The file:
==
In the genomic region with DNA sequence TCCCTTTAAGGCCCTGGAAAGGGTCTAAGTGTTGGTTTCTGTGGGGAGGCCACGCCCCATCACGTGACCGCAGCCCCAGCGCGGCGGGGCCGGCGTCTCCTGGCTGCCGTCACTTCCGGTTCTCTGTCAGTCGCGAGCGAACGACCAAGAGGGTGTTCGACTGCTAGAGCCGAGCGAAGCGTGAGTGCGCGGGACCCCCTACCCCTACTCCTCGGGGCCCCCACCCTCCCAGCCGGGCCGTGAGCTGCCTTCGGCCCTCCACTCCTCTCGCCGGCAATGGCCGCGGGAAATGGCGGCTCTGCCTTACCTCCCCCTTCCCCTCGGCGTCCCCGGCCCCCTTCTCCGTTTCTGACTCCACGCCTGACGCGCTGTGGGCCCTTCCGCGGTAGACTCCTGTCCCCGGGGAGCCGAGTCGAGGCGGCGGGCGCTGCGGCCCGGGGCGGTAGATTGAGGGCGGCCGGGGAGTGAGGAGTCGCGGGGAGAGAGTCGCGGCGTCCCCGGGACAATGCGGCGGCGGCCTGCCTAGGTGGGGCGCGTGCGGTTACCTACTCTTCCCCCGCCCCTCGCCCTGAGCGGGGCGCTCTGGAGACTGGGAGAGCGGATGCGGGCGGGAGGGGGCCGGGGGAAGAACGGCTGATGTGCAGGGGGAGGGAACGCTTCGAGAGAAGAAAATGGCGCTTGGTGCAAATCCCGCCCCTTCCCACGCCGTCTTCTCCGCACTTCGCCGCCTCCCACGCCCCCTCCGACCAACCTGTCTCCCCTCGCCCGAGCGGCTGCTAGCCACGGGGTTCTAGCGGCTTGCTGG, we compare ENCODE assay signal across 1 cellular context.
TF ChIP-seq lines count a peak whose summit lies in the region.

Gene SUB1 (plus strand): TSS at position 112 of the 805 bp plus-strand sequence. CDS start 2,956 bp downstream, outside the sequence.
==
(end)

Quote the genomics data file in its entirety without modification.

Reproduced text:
In the genomic region with DNA sequence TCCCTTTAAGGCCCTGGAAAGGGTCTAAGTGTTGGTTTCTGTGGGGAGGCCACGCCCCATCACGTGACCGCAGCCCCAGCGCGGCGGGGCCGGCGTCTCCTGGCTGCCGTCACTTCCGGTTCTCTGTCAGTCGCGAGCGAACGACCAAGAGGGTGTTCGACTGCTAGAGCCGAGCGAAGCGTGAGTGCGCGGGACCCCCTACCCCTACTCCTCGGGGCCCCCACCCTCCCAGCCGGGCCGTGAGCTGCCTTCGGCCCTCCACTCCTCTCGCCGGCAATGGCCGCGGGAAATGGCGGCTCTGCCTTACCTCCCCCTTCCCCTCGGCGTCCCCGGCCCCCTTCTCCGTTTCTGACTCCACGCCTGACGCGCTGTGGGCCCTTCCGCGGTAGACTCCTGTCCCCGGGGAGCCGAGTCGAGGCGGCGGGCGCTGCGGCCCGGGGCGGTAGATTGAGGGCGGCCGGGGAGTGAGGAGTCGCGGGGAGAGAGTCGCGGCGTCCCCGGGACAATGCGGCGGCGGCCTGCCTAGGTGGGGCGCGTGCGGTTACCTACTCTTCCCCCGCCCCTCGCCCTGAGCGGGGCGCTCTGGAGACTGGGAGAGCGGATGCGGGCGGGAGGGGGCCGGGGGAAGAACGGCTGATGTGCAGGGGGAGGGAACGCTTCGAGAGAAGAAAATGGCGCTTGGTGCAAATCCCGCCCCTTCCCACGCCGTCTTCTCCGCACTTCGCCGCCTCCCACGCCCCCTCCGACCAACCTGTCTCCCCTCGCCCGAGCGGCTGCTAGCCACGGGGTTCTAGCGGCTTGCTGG, we compare ENCODE assay signal across 1 cellular context.
TF ChIP-seq lines count a peak whose summit lies in the region.

Gene SUB1 (plus strand): TSS at position 112 of the 805 bp plus-strand sequence. CDS start 2,956 bp downstream, outside the sequence.